Playboy’s Host & Bar Book contains no nudes. In fact, there’s only one photo in the entire book that prominently features a woman.
In its foreground we see a couple: the man, laughing, pours what looks like a pitcher of martinis into a glass for an ample-chested and wide-eyed woman. She looks at him hopefully, gratefully, clutching his forearm as if to say, Baby, tell me about those ingredient ratios again? Their heads and bodies touch—a very clear indication of what will happen after the night’s activity shifts from the bar cart to the bedroom. Learn your way around a stiff martini, the photo suggests, and she will find her way to your stiff martini, if you catch our drift, old chap.
Thomas Mario’s magnum opus of drink is a delightfully retro combination of entertaining manual (there are tips on hosting luaus and après-ski parties), wine and spirits primer and compendium of over 700 recipes, aimed to turn the average man into a consummate playboy-entertainer. And while it often reads like you’re sitting in your overbearing uncle’s shag-carpeted basement listening to him mansplain the origins of rum-based cocktails, it isn’t just a kitschy relic. Many of its recipes may need a bit of tweaking for modern palates, but this wide-reaching volume is still relevant to home bartenders everywhere. Including the lady ones. Because we could all stand to infuse a bit more flair into our home entertaining regime.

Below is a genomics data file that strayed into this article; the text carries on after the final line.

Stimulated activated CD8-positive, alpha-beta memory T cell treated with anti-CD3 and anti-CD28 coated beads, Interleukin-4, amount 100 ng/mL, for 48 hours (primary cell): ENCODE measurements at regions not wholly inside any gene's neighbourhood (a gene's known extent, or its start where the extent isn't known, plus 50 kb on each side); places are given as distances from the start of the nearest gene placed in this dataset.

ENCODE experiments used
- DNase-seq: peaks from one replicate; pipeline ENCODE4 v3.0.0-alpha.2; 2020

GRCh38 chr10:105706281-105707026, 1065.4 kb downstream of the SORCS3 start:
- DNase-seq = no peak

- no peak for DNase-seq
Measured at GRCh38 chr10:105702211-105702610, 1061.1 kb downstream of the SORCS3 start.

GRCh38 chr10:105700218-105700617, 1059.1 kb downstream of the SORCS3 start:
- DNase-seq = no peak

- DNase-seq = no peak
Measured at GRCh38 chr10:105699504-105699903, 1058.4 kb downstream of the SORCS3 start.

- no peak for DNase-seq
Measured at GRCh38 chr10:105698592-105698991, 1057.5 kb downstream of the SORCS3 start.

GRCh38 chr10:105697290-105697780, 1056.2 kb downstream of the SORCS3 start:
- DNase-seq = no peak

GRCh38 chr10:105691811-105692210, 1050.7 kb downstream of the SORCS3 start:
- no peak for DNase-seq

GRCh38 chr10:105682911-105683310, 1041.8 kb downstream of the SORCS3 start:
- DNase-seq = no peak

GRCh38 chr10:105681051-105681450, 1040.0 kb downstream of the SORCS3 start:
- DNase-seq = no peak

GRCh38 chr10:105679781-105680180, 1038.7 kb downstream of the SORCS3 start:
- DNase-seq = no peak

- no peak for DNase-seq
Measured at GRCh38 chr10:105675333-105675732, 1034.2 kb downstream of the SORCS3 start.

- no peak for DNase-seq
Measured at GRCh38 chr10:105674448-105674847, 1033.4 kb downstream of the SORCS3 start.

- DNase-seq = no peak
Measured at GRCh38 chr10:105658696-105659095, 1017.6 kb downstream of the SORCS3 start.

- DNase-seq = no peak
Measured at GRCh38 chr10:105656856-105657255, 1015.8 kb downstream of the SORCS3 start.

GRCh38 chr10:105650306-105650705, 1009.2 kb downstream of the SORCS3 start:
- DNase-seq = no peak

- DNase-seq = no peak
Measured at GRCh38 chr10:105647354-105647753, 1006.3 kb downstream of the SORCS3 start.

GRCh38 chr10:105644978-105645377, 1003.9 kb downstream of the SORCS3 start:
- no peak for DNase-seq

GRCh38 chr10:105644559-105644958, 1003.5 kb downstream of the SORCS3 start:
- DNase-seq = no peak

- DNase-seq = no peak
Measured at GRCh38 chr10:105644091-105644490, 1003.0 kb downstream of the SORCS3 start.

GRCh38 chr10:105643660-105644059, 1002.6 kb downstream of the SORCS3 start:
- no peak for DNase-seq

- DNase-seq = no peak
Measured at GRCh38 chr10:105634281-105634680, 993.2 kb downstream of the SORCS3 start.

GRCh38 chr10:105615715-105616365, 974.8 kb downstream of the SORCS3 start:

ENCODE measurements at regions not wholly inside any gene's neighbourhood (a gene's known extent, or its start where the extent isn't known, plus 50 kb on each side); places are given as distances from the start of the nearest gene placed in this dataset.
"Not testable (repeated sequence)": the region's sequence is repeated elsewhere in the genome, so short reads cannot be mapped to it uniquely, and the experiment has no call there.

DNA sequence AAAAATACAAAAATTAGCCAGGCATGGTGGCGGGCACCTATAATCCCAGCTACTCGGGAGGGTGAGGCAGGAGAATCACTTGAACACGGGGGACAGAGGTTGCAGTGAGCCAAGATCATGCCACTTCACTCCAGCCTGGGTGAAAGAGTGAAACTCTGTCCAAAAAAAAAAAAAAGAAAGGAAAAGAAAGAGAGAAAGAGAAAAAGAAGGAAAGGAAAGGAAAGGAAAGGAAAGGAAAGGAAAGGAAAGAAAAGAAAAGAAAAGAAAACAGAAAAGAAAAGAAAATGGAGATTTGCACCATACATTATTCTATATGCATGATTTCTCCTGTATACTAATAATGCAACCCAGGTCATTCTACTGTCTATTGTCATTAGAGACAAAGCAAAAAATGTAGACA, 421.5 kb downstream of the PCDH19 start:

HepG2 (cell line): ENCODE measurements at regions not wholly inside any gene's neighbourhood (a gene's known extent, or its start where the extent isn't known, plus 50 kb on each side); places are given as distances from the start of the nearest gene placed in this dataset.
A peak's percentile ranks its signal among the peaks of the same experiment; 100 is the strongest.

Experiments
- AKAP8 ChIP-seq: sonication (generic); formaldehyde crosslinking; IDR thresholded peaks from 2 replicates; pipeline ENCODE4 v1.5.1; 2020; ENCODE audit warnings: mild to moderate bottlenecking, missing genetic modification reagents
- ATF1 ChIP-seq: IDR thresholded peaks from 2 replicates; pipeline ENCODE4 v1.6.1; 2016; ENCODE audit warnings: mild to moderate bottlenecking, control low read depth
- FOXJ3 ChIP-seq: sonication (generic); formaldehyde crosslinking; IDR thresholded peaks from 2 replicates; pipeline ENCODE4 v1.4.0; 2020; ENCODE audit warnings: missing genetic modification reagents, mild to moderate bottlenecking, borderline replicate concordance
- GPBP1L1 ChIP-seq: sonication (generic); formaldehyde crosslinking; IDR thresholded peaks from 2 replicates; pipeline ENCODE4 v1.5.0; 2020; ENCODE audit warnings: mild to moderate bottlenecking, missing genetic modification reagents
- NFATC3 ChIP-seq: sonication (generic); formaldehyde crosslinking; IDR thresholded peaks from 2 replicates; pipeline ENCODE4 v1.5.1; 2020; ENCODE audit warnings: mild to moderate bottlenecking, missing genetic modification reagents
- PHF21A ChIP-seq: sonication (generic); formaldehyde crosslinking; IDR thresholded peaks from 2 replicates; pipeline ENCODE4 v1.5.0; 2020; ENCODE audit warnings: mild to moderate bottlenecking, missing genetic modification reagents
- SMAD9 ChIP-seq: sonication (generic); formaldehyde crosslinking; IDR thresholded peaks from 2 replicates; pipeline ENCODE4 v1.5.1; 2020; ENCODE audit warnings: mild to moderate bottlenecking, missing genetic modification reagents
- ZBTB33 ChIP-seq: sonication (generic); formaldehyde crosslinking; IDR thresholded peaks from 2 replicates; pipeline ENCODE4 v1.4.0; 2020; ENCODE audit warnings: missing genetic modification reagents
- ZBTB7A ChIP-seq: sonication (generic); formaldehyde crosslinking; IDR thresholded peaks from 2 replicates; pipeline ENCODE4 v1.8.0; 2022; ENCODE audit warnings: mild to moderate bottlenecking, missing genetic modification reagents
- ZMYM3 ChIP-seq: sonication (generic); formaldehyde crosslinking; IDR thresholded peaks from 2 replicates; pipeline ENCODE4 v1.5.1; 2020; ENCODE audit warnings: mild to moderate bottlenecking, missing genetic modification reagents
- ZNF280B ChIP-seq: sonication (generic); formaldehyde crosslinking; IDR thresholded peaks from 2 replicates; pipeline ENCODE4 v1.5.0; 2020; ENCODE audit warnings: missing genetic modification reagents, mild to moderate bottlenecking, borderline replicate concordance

When the book first came out in 1971, Mario had served as Playboy’s Food and Drinks editor for almost 30 years. As the dust jacket tells it, “his frequent overseas trips [kept] him up to date on the latest developments concerning food, wine, and spirits.” With the introduction of each family of spirits or type of French wine, he plants the flag of a connoisseur with drama and no shortage of flowery descriptors. He wants you to know that he has sipped rum on Caribbean beaches, walked among the vines of Bordeaux, drunk aperitivi in Italy and definitely had sex with a woman. He sees himself—and this book—as your ticket into his world.
But more importantly, Playboy’s Host & Bar Book represents a pivotal moment in American drinking culture. It describes the cocktail’s recent shift, according to Mario’s introduction, from “the isolated hobby of a few to a basic part of every man’s liberal education,” and gives us a window into the party hosts that came before us: “With immense relish he becomes the director of a zestful drama every time he offers drinks.” As Mario tells it, the home bartender is both actor and dramaturg. And the drinks contained within the pages of this book are as much a record of the kitsch and playfulness that have defined this era of drinking (Champagne is referred to as “giggle water”; wine coolers abound), as it is to a 1970s idea of connoisseurship.